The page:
'Legalise dog racing'
Hundreds of greyhounds race around purpose-built oval tracks in South Africa each weekend—even though the sport has been banned for more than 40 years—and the country is a member of the World Greyhound Racing Federation.
Amatwina, an organisation lobbying to have greyhound racing legalised again, says there are about 4 000 racing greyhounds in the country, and six oval race tracks, which tend to hold meets on Saturdays. Despite this it could take five years for greyhound racing to be legalised—if it manages to defeat those organisations opposed to the sport.
Greyhound racing is most popular in Gauteng and Free State, according to Amatwina executive member Shane Brody. “There is already an amateur function for dog racing in the country, all we need is legislation that will allow us to take it further.”
The sport has long been associated with gambling, which is why it was banned more than 40 years ago under apartheid—for being an immoral pastime. When other forms of gambling were unbanned under the new government, greyhound racing was left behind.
Amatwina has been negotiating with the Department of Trade and Industry (DTI) for more than three years in an attempt to get dog racing legalised. “This is like horse racing, it will be a major job creator, with a potential job placing for 20 000 people,” Brody said.
It is also a major money-spinner for bookmakers. In the United Kingdom R41,1-billion is wagered on greyhound racing every year and prize money adds up to about R154-million. Dog racing is also popular in Ireland, Belgium, Australia, New Zealand, Canada, Vietnam and some states of the US.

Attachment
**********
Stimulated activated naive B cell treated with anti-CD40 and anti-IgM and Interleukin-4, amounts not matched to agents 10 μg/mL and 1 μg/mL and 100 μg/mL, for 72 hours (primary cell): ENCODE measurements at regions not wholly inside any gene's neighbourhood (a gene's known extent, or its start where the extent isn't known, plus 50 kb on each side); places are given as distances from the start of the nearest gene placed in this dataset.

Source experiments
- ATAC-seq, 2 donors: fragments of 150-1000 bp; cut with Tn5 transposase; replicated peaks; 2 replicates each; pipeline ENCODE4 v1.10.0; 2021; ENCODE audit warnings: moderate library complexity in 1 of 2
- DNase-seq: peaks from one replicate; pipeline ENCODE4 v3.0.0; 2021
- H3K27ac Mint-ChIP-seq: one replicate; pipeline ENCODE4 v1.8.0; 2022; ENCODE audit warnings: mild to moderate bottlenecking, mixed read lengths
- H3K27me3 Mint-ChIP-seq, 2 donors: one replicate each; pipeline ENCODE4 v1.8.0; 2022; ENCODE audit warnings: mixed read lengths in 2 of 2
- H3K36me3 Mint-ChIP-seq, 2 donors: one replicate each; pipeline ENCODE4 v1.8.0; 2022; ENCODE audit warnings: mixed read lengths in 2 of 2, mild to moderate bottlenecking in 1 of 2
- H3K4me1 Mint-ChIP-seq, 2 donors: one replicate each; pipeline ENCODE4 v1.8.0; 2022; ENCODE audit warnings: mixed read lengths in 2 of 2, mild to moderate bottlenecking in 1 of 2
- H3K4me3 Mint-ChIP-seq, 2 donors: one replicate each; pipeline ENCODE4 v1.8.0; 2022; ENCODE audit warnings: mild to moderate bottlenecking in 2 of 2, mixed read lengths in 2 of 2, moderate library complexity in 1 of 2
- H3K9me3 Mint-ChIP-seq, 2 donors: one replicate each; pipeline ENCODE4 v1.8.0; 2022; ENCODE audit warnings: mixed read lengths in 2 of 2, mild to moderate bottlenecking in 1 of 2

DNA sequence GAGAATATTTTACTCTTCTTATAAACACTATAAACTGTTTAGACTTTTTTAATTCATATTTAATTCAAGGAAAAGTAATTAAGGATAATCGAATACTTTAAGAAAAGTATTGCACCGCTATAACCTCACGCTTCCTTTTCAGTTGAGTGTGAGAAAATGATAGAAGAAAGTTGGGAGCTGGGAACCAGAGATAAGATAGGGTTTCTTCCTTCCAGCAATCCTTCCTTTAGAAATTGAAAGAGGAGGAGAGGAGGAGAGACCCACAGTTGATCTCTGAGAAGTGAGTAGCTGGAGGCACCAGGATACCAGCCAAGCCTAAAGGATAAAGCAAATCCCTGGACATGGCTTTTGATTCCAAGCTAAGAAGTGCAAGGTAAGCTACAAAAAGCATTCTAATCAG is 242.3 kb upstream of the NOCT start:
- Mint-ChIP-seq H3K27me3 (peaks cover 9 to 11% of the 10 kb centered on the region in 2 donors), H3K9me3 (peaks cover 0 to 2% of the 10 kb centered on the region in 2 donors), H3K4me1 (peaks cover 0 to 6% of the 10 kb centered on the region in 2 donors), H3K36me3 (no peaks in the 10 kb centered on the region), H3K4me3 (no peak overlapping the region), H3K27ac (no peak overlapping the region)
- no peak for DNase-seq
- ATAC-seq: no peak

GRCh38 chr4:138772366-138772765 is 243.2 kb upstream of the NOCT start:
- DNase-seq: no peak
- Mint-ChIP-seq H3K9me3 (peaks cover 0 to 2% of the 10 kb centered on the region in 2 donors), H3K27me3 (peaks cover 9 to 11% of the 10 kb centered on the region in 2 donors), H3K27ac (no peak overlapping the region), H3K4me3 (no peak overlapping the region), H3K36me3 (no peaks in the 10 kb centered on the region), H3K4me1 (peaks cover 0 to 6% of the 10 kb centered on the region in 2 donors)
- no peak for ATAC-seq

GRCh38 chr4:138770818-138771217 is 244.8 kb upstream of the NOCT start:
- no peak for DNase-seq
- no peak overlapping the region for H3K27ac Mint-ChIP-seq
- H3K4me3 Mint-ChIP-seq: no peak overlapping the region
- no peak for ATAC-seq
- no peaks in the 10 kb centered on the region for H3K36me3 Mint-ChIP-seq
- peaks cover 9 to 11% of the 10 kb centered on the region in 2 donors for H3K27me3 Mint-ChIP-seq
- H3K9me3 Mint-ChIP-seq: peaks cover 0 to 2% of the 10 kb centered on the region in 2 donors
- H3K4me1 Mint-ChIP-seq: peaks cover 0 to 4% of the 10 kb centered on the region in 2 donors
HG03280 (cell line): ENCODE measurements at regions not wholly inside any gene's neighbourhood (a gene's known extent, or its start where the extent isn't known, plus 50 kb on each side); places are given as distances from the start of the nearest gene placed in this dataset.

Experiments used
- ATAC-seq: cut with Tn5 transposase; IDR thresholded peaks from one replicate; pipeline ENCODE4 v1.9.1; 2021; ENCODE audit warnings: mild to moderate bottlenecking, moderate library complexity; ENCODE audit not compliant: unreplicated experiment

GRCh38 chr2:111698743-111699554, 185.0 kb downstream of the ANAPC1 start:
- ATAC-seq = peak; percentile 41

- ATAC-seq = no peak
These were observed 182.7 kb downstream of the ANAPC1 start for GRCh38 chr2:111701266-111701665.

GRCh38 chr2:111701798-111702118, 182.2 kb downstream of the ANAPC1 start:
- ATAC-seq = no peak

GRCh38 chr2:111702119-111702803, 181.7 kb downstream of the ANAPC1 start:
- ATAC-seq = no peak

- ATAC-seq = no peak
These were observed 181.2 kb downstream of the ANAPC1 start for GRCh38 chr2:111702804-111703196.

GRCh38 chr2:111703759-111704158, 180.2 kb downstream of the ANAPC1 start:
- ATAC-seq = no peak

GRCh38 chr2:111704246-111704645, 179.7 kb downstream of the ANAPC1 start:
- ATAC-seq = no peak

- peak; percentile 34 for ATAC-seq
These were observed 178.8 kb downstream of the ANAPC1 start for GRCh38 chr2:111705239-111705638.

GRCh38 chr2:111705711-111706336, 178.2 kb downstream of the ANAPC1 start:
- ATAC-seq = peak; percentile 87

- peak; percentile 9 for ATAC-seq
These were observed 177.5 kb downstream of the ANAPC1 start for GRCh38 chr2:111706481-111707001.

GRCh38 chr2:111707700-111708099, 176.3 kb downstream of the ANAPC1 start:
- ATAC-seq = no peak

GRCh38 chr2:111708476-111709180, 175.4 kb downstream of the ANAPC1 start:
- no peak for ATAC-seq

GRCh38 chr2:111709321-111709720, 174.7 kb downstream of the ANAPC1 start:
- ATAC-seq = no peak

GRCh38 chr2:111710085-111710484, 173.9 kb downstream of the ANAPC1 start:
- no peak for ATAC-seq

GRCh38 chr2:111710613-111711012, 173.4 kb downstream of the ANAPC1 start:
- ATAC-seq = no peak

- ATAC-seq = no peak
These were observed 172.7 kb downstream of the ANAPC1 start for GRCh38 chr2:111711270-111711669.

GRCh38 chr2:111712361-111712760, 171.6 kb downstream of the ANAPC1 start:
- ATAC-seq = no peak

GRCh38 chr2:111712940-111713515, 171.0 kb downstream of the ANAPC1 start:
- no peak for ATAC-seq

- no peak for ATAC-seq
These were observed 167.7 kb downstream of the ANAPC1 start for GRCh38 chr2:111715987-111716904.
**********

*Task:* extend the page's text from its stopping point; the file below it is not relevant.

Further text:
Groups or individuals who think the sport should be legalised have been given until the end of October to submit their input, after which the DTI will conduct a six-month study before making its decision.
“The process is actually longer than that; we have appointed a legal team at the University of Free State to research and advise us on the decision on this matter. As soon as they have analysed the outcome of the applications we will take the next step—take the matter to Parliament, which could take another three to four years,” said DTI spokesperson Sidwell Medupe.
Medupe said the research team, under the supervision of Professor Elizabeth Snyman-van Deventer, will hold public hearings around the country into the matter. Their brief is not only to consider the gambling aspect of dog racing but socio-economic, regulatory and animal welfare issues as well. “We have done most of our field research but it has been difficult to establish whether the industry is viable for South Africa or not because people don’t want to be known to be taking part in racing because it’s illegal,” said Snyman.
The National Society for the Prevention of Cruelty to Animals (NSPCA) is concerned about greyhound racing for a number of reasons, including possible abuse of the dogs, excessive breeding of greyhounds and the spread of diseases related to dogs.
“The NSPCA is particularly concerned with the policing of the industry. Their key question is what will happen to the dogs once they retire, as well as how good their living conditions will be,” Snyman said.
So far gambling on dog racing has not been detected by the authorities. But Brody says: “One of our arguments is that dog racing was banned because of gambling and gambling is legal in South Africa. Why then can they not legalise this just like horse racing?”